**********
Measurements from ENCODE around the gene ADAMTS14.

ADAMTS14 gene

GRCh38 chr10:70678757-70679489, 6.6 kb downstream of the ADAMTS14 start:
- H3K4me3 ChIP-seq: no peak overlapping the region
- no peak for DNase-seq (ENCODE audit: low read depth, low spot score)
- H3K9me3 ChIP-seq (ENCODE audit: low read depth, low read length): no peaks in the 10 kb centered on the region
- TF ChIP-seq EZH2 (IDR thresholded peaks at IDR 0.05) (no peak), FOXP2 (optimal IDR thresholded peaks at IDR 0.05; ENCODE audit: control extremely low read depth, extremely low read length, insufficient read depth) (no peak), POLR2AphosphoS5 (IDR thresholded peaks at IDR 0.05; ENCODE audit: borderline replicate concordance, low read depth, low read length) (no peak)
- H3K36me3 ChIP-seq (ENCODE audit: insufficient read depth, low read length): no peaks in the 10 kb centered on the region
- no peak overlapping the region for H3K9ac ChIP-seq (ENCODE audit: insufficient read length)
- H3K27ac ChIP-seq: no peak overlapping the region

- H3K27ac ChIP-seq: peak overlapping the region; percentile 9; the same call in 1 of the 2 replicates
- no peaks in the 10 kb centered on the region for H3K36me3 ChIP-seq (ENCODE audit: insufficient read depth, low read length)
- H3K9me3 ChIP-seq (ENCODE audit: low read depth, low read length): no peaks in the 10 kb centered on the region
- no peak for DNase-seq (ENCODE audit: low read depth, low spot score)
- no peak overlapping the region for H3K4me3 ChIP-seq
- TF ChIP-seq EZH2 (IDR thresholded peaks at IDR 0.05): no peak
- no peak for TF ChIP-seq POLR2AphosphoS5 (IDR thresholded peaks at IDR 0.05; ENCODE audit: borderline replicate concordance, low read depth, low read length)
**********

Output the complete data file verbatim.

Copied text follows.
Measurements from ENCODE around the gene ADAMTS14.

ADAMTS14 gene

GRCh38 chr10:70678757-70679489, 6.6 kb downstream of the ADAMTS14 start:
- H3K4me3 ChIP-seq: no peak overlapping the region
- no peak for DNase-seq (ENCODE audit: low read depth, low spot score)
- H3K9me3 ChIP-seq (ENCODE audit: low read depth, low read length): no peaks in the 10 kb centered on the region
- TF ChIP-seq EZH2 (IDR thresholded peaks at IDR 0.05) (no peak), FOXP2 (optimal IDR thresholded peaks at IDR 0.05; ENCODE audit: control extremely low read depth, extremely low read length, insufficient read depth) (no peak), POLR2AphosphoS5 (IDR thresholded peaks at IDR 0.05; ENCODE audit: borderline replicate concordance, low read depth, low read length) (no peak)
- H3K36me3 ChIP-seq (ENCODE audit: insufficient read depth, low read length): no peaks in the 10 kb centered on the region
- no peak overlapping the region for H3K9ac ChIP-seq (ENCODE audit: insufficient read length)
- H3K27ac ChIP-seq: no peak overlapping the region

- H3K27ac ChIP-seq: peak overlapping the region; percentile 9; the same call in 1 of the 2 replicates
- no peaks in the 10 kb centered on the region for H3K36me3 ChIP-seq (ENCODE audit: insufficient read depth, low read length)
- H3K9me3 ChIP-seq (ENCODE audit: low read depth, low read length): no peaks in the 10 kb centered on the region
- no peak for DNase-seq (ENCODE audit: low read depth, low spot score)
- no peak overlapping the region for H3K4me3 ChIP-seq
- TF ChIP-seq EZH2 (IDR thresholded peaks at IDR 0.05): no peak
- no peak for TF ChIP-seq POLR2AphosphoS5 (IDR thresholded peaks at IDR 0.05; ENCODE audit: borderline replicate concordance, low read depth, low read length)